Another option for concealing a secret room is a sliding wall or door. The sliding wall or door is supported by guides that can either go into the adjoining wall on either side or move in front or back of the wall along the same type of guides. This type of installation is much more time-intensive in addition to being much more difficult to install than the previous two choices.

    Also, if the secret room serves as a panic room, a reinforced sliding door is more difficult to conceal, due to the increase in bulk from being reinforced.

    Safe Haven or Man Cave

    The size of the secret room should be dependent upon its intended use. A panic room should be fairly large considering that it may have to provide shelter for more than one person for a possible extended length of time.

    A secret room that serves as a getaway for adults may be large as well, depending on how the person wants to get away. A writer might want to place a desk inside, and a dreamer might want a day couch for napping. Or maybe you need a true man cave, a place of no interruptions.

    Secret rooms and their designs are as unique as the people who want to build them. The one thing they have in common is that their entrance and hopefully their existence will only remain known to a few.


  • Designing a Rehab Center That Builds Patient Confidence

    8414180_sRehab centers can be the core contributor to recovery for many people facing life’s challenges. After entering the doors of a rehab center, patients know that pain and struggle may lie ahead on their path to wellness. Consequently, any features that can enhance and improve the life of the patients can go a long way to improving their rehab experience.

    Safe Surfaces

    Being able to navigate within the rehab center is a prime consideration. Because many rehab patients are using mobility aids, walkways and other surfaces, need to be adapted to their use. Textured or rubber-covered surfaces can provide more traction for wheelchairs, walkers, and crutches.

    The slant of the walkways should also be considered. A low degree of slant is preferred so wheelchair and walker users can easily negotiate the uphill grade of ramps and sidewalks.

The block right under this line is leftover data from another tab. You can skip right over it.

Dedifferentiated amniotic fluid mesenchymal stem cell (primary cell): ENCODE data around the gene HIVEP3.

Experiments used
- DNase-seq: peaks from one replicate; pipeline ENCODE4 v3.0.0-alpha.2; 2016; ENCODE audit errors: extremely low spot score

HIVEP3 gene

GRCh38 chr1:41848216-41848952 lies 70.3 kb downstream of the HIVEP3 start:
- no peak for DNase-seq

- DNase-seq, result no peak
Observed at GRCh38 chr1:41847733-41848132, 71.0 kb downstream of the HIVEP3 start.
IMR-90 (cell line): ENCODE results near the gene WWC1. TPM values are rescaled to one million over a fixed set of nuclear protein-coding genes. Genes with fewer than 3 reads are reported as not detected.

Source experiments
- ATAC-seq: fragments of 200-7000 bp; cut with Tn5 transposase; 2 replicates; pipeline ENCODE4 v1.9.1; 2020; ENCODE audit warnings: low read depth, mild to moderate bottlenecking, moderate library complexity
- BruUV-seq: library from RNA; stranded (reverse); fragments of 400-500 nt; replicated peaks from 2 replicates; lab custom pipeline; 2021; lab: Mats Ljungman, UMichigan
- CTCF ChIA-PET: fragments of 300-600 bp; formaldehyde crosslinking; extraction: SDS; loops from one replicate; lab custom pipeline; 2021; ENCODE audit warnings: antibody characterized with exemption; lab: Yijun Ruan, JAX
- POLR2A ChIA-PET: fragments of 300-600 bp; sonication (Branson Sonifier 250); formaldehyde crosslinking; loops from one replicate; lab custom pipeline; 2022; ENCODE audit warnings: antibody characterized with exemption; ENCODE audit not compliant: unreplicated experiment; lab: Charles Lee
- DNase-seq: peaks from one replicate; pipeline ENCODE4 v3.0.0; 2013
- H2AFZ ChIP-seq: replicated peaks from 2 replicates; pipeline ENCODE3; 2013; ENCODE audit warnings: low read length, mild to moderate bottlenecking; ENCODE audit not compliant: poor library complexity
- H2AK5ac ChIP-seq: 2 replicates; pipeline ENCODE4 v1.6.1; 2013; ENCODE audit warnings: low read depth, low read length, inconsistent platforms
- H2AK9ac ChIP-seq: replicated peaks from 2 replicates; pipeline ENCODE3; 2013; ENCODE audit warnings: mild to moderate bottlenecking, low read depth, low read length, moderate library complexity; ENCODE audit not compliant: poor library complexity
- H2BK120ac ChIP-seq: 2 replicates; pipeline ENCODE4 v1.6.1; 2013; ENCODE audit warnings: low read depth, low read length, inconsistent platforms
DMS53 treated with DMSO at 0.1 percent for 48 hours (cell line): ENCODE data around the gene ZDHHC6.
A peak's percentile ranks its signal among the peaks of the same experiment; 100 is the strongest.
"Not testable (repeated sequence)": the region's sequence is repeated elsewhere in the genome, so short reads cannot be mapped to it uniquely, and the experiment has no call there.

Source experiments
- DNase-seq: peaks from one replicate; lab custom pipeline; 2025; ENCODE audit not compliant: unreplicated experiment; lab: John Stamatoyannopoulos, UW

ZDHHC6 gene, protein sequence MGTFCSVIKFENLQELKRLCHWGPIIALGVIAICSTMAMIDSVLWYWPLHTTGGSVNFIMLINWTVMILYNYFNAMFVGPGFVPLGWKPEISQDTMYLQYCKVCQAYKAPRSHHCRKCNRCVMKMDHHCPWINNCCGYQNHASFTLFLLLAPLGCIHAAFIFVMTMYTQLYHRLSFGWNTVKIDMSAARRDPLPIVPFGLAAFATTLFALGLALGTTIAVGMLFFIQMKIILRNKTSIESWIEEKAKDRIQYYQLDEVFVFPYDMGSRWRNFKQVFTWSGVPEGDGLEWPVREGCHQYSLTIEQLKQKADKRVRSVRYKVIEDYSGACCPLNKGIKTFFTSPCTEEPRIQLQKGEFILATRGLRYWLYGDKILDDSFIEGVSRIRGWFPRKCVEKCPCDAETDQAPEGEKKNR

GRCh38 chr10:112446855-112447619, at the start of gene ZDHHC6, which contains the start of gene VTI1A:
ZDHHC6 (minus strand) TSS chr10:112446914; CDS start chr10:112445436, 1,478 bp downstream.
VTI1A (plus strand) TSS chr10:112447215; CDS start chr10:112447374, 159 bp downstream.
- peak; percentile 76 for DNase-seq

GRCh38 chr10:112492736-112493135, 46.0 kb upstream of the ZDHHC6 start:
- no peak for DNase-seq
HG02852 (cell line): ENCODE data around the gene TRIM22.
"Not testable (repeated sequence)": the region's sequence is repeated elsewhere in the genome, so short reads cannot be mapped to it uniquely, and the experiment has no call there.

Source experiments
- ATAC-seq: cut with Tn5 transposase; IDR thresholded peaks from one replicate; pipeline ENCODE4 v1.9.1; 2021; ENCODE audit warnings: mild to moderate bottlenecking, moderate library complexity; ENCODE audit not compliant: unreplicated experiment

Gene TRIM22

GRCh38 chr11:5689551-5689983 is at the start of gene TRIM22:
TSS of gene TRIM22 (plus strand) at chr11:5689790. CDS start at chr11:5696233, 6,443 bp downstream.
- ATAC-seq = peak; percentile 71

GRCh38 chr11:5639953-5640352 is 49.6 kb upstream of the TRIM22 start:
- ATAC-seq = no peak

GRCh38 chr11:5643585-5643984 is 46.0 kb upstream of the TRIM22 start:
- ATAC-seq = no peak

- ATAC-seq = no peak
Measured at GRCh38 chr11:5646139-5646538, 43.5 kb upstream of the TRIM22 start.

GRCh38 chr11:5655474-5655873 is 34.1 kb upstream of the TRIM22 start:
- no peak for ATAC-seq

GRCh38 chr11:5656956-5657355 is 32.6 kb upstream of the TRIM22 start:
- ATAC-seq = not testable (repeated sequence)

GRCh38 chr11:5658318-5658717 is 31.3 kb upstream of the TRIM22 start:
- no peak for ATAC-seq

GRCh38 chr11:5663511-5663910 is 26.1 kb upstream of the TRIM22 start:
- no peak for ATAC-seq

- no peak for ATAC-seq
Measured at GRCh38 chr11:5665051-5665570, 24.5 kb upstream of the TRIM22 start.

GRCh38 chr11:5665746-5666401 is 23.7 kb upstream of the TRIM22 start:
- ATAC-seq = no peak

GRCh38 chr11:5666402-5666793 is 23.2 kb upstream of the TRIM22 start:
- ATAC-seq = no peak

Outdoor approaches to the facility should be designed so that water doesn’t collect on the level surfaces. Likewise, outdoor approaches in colder climates should be designed and adapted so that snow and ice do not collect in front of the doors and on access paths and ramps.

    Easy Access

    Access to areas, rooms and doors should be easy and instinctive, even to those with the most severe physical challenges. Handrails should be placed so that those who are in wheelchairs can grasp them as easily as those patients who walk.

    Door handles should be easy to operate as well. The SOSS UltraLatch offers an innovative, easy-to-use and ADA compliant door latch for patients with limitations of the hand, wrist or arm. For the sight-challenged, signs with large print and good contrast should be used to help indicate the way through hallways and to reception areas and dining rooms.

    Color and Music

    Warm colors combined with music that both uplifts and soothes can increase the sense of well-being in a rehab center. Patients feel better when the atmosphere is nurturing and welcoming. Cheery colors and seasonal holiday decorations contribute a great deal to making a rehab center a place of possibilities and hope. Because the atmosphere can help the attitude of a patient, providing a positive and warm environment is extremely important.

    Rehab centers have rapidly become a place that more and more people visit, whether they are entering a center as a patient or as a family member or friend who is supporting a patient. To improve on rehab centers of the past, new designs are offering many features that contribute to the healing of their residents and patients.

    The small touches of comfort and convenience may not always be the most evident, but they may contribute the most to the patient's overall sense of wellness.

  • 5 Items Why Seniors Avoid Your Retirement Community

    13293877_sCreating a vital and engaging world within a retirement community is challenging. Baby-boomers entering these communities expect to maintain a high quality of life as they age. Here are five key reasons potential residents won’t join your retirement community.

    No Sense of Connection

    Retirees come in many ages, levels of mobility and ability, but one thing they all need is a sense of community. People want to live in a place where they can connect with others and experience friendship. A lack of communal dining, restrictive visitation hours, and lack of accessibility to the facility can all contribute to a feeling of isolation.